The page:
Is the Minister aware that in fact a large majority of private soldiers, receiving only 7s. per week after they have made an allotment to their wives, will be taxed 20, 30 or 40 per cent. through the incidence of the new taxes and increased expenditure? Under these circumstances will not the Minister recognise that great hardship is imposed on many serving soldiers, and will he not sympathetically consider this problem in the near future?
These taxes do impose hardship on all classes of the community, but of course they are designed to bear less harshly on the taxpayer than if placed on articles of more vital necessity.
Does the right hon. Gentleman appreciate that the tax on tobacco and cigarettes bears very heavily on soldiers who receive only 7s. a week after making an allotment to dependants? Is it not possible to arrange for some rationing of duty-free cigarettes at a cheaper cost through the medium of the N.A.A.F.I., who are making huge profits?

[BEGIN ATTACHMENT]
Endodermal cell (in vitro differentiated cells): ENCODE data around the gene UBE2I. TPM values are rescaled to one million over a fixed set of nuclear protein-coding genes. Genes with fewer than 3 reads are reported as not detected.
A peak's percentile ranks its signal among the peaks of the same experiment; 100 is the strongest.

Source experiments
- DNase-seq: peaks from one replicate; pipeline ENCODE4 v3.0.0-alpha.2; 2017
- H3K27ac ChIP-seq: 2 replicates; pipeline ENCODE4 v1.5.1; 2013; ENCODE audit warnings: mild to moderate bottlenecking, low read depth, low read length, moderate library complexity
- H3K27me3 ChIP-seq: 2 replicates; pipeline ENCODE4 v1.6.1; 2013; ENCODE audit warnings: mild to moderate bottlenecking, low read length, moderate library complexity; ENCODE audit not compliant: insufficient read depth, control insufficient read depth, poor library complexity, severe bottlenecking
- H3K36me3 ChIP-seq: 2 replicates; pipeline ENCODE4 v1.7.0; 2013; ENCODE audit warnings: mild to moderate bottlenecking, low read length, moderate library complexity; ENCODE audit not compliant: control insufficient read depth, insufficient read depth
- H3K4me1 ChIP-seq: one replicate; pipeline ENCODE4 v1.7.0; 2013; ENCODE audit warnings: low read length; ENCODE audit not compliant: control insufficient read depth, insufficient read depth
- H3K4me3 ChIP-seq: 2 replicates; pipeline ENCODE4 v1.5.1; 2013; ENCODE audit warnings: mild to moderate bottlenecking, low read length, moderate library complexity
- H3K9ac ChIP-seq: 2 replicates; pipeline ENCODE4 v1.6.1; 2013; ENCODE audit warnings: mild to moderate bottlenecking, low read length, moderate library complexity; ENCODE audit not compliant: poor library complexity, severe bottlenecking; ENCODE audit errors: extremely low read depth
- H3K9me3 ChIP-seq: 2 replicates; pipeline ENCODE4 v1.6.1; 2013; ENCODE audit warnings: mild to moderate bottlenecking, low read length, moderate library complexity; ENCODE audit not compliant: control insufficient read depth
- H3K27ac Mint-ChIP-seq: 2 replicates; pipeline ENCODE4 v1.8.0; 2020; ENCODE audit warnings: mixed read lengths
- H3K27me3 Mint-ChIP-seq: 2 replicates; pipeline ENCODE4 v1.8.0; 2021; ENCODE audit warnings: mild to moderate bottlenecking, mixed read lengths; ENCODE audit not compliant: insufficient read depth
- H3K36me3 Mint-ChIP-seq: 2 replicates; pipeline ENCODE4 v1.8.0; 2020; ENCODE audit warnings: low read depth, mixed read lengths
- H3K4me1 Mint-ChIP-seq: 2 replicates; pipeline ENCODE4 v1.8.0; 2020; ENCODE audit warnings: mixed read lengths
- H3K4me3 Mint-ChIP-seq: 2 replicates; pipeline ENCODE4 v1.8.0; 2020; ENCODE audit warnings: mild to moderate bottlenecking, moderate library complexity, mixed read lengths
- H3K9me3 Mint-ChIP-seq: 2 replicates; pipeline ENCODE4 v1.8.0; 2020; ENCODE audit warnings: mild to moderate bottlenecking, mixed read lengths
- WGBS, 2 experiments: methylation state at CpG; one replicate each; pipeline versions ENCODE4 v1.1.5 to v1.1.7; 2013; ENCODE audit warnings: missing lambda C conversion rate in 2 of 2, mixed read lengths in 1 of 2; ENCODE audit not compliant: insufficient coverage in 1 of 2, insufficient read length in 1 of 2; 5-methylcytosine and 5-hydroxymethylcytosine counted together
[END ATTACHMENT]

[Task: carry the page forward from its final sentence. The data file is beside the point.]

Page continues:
As regards the men on home service, is it not possible to make some arrangement that the N.A.A.F.I., in view of the fact that they made £60,000 profit last year, most of which is returned to the regiments, should return some of it in the form of cheaper cigarettes and tobacco?
I will certainly look into that. I am glad that the hon. Member made it plain that these profits are returned to the Services. The hon. Gentleman will realise that in ordinary cases where articles of this kind are sold below the ordinary price there is an immediate danger arising of their being bought for re-sale and not for consumption by the soldier.